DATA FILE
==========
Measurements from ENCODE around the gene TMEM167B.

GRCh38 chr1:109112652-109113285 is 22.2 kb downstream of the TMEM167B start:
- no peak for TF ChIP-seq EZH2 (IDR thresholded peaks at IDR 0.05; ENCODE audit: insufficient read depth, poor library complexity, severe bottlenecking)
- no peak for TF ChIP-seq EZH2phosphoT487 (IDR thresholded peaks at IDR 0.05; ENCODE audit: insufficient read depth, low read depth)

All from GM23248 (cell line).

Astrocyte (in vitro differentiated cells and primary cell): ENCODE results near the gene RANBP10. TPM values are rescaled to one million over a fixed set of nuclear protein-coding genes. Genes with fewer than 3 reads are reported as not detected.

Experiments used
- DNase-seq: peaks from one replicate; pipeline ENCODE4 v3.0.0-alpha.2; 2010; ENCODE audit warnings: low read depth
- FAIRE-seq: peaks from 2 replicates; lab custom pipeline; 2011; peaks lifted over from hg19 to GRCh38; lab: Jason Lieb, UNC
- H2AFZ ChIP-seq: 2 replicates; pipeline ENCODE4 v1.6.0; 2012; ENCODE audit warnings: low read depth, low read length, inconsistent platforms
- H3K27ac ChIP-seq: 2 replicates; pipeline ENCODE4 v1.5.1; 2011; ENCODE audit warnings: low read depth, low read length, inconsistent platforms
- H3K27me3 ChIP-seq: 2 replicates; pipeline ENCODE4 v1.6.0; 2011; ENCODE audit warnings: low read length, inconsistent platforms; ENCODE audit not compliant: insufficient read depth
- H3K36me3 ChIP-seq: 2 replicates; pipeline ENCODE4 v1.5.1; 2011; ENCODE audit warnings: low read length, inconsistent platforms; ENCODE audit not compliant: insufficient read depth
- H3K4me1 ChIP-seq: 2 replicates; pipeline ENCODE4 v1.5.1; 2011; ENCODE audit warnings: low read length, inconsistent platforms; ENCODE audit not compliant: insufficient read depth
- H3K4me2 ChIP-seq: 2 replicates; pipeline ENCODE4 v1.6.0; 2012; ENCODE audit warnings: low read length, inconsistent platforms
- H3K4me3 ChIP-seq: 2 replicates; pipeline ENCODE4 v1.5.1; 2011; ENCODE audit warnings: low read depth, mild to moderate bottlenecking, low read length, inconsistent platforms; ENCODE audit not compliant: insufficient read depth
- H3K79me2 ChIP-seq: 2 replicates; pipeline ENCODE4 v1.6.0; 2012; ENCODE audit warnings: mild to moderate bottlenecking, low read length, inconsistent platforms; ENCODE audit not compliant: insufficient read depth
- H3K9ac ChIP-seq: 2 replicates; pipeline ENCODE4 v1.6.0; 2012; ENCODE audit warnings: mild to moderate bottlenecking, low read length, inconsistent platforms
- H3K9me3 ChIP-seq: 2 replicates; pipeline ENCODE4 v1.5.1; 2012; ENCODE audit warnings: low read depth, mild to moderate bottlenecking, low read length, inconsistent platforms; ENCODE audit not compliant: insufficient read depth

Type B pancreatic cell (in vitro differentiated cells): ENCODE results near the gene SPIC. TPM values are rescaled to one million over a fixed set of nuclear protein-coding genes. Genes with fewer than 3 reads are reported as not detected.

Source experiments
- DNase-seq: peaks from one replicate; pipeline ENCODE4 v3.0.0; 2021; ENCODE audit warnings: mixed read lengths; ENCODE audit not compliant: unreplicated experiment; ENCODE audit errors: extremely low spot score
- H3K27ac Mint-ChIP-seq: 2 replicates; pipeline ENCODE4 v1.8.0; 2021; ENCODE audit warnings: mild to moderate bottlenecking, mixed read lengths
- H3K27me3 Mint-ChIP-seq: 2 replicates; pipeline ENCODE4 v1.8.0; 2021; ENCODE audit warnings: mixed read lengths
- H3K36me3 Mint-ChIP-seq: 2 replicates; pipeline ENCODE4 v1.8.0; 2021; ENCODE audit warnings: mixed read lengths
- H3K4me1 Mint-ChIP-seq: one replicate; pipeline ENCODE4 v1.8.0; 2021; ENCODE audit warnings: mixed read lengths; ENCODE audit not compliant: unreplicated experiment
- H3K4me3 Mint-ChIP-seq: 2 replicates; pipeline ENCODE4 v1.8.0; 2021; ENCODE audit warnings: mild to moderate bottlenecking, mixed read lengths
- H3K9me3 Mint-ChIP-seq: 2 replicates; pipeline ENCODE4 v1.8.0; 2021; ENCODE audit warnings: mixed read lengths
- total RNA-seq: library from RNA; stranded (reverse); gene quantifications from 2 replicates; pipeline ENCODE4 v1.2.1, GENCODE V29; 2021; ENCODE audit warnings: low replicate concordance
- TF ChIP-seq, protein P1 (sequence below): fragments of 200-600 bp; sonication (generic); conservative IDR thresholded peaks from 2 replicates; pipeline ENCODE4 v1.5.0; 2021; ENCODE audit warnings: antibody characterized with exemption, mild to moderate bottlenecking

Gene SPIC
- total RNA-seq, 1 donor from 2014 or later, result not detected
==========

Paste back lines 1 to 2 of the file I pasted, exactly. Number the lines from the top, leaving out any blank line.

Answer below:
Measurements from ENCODE around the gene TMEM167B.

GRCh38 chr1:109112652-109113285 is 22.2 kb downstream of the TMEM167B start: